There are traditional and non-traditional conservative methods for treatment of idiopathic scoliosis (IS). It is important to understand that there are important differences between idiopathic scoliosis and other forms of spinal curvature. Idiopathic is basically Greek for “We don’t know where it comes from.” Other forms of scoliosis include congenital, neuromuscular, and syndromic. For this discussion, I will focus on the idiopathic form.
Treatment of IS depends on a number of factors. The two most important factors are age at presentation and the size of the curvature (measured in degrees by the Cobb Method). Scoliosis can progress rapidly in the growing child. The younger the child, the more growth potential that exists, and therefore the larger the spinal deformity can get. The size of the curve at presentation is very important as well. Larger curves create more visible deformity, and can potentially get big enough to cause problems with the heart and lungs, and lead to painful spinal arthritis. Therefore, large curvatures in young patients are the most worrisome.
From long term studies on scoliosis patients, we know that curves less than 30 degrees tend not to cause many problems in adulthood. However, curves in excess of 50 degrees tend to get larger with time- by about 1-2 degrees per year. For this reason, most spinal deformity surgeons will recommend stabilizing scoliosis greater than 50 degrees in skeletally mature patients, and at 40 degrees in the growing child. Those curvatures between 30-50 degrees in the adult are in a grey zone and are generally observed and treated conservatively.
So…. our goal in the child diagnosed with scoliosis is to keep that curvature below 40 degrees. So how do we do that? Traditionally we have had two treatment options- observation and bracing. Obviously, observation does nothing to prevent progression, but does allow us to intervene with bracing or surgery before the scoliosis gets to be too big. Traditional spinal bracing can work to keep the curve where it is, but it is not easy for patients or families. The braces, also known as thoracolumbosacral orthoses (TLSO), are rigid, and can be uncomfortable. Bracing studies show that best results occur when the brace is worn 18-23 hours per day. Soft braces, unfortunately, have not been shown to work in clinical trials. Brace wear often becomes a point of contention between kids and their parents. And even with a compliant brace patient, the scoliosis can get worse and need an operation anyway.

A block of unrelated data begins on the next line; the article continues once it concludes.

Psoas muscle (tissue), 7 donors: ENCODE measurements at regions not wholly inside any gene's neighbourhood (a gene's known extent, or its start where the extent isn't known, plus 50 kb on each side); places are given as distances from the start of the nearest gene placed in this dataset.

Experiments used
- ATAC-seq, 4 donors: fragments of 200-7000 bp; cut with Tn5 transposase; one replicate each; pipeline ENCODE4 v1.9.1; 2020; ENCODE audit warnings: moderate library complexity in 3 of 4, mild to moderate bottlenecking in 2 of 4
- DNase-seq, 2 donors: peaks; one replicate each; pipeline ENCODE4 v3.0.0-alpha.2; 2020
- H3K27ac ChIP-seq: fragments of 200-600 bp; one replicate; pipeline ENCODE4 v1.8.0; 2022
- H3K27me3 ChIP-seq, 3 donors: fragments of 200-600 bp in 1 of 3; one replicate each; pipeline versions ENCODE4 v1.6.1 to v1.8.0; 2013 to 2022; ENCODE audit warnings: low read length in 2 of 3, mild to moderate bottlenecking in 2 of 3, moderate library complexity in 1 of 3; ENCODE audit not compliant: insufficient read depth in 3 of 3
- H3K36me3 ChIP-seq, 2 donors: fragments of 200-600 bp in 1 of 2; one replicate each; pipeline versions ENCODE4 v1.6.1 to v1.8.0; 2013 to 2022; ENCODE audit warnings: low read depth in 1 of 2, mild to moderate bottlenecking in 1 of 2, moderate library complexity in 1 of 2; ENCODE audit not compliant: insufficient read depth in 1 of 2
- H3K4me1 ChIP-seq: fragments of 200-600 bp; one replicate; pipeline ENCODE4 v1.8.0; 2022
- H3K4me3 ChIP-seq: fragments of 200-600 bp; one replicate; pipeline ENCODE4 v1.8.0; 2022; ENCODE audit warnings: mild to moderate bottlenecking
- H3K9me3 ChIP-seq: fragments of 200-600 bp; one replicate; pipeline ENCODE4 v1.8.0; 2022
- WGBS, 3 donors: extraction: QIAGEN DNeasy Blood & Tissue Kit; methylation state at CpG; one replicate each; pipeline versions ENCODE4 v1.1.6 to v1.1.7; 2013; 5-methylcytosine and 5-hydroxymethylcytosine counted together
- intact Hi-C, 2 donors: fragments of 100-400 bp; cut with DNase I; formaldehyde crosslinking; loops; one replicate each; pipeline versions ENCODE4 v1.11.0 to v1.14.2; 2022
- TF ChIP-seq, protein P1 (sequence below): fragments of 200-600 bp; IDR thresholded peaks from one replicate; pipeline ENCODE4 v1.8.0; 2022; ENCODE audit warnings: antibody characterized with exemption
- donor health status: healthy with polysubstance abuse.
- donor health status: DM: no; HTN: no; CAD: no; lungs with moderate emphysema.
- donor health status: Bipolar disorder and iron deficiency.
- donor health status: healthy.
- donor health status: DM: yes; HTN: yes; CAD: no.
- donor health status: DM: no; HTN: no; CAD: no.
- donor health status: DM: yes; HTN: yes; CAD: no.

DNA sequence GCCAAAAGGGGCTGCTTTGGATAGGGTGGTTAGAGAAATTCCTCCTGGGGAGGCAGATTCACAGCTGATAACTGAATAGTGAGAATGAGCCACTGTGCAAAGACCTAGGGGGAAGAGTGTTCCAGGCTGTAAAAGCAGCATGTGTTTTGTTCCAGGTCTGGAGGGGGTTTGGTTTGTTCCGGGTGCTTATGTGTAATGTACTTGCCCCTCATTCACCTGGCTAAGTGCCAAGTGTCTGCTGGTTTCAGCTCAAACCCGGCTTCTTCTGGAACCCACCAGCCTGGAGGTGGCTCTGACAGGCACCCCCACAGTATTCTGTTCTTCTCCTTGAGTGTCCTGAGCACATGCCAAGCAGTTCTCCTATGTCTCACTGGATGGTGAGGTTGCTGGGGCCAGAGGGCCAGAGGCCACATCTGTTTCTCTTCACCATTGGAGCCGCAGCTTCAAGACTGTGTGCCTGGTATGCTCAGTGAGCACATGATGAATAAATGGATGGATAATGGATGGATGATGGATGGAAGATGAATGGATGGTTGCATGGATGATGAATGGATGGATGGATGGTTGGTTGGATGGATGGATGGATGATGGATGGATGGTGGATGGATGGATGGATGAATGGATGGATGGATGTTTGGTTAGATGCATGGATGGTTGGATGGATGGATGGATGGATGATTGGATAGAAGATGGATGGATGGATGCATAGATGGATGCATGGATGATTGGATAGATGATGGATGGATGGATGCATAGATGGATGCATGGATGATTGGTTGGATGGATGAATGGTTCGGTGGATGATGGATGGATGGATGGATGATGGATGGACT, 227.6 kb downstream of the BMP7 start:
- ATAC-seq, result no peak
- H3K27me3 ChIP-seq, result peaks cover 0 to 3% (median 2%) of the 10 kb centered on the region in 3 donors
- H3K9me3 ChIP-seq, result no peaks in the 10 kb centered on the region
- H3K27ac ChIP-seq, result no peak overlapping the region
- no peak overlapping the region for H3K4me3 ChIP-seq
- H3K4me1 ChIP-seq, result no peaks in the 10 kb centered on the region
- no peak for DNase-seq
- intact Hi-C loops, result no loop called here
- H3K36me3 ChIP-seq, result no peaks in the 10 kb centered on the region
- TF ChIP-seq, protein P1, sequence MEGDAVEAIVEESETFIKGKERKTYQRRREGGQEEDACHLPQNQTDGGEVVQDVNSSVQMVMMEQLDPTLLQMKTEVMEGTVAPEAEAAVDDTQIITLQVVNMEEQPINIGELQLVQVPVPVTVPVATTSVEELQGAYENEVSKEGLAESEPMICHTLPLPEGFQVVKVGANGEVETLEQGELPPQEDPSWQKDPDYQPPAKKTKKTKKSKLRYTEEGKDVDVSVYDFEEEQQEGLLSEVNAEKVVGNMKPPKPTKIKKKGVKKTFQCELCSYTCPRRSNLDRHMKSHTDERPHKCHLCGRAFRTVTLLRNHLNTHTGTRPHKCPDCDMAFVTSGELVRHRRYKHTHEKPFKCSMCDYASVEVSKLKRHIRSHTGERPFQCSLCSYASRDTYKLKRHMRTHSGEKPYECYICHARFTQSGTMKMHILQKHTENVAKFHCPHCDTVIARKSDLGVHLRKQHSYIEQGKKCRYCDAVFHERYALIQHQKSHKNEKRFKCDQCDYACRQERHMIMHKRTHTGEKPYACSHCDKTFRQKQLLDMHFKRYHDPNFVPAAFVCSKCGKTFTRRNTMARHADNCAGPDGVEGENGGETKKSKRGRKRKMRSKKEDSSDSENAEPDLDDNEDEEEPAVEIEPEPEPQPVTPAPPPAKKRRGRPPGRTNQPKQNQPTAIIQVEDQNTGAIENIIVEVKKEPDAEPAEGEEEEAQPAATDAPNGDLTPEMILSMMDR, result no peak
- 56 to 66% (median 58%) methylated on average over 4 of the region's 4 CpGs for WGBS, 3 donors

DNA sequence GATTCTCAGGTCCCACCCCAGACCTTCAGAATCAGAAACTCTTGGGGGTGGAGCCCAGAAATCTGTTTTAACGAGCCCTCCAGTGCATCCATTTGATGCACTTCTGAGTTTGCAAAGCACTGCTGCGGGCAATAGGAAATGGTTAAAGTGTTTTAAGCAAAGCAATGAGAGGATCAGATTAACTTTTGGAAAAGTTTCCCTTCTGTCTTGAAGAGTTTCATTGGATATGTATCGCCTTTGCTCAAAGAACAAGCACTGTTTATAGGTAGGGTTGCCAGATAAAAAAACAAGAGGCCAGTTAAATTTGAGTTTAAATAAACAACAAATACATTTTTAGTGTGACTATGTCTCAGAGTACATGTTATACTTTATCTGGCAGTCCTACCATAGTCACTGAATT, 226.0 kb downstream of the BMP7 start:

A third option for treatment exists. It is known as the Schroth Method. Schroth is a non-tradional physical therapy regimen aimed specifically at controlling scoliosis. It incorporates some traditional exercises, but focuses on strengthening weak muscles, and loosening tight areas. It includes breathing exercises, because the rib cage attaches to the spine, and is affected by the scoliosis. Core strengthening and general conditioning are also emphasized. Often, night-time bracing is instituted as well. Most importantly, the exercises are done every day. My personal experience with Schroth Therapy over the last few years is very encouraging. Unfortunately, there really is not any clinical studies to back this up, but hopefully there will be in the next few years.
In my practice, for children with idiopathic curves more than 20 degrees, but less than 30 degrees (maybe up to 40 degrees), I at least recommend a night brace and Schroth Therapy. I certainly see no significant downside to an intensive therapy program. The most difficult part of all is finding a properly trained and certified Schroth Therapist in the area. Only a few exist in our large metropolitan program.
Now what about adults with scoliosis? Again, those curves larger that 50 degrees may best be treated with surgical intervention. But often, patients will only consider that option if all else fails. Or perhaps a patient may not be able to tolerate a surgery for any number of reasons. In these cases, once again, I have been impressed with the Schroth Method, often combined with pain management programs that can include medications and injections. In conclusion, surgery is generally recommended for idiopathic scoliosis greater than 40 degrees in the growing child and 50 degrees in an adult. In terms of non-operative treatment for AIS, observation and rigid bracing can be combined with the Schroth Method. Schroth Therapy is appropriate for both adults and children.
© Christopher J. Bergin, MD and The Spine Center, SC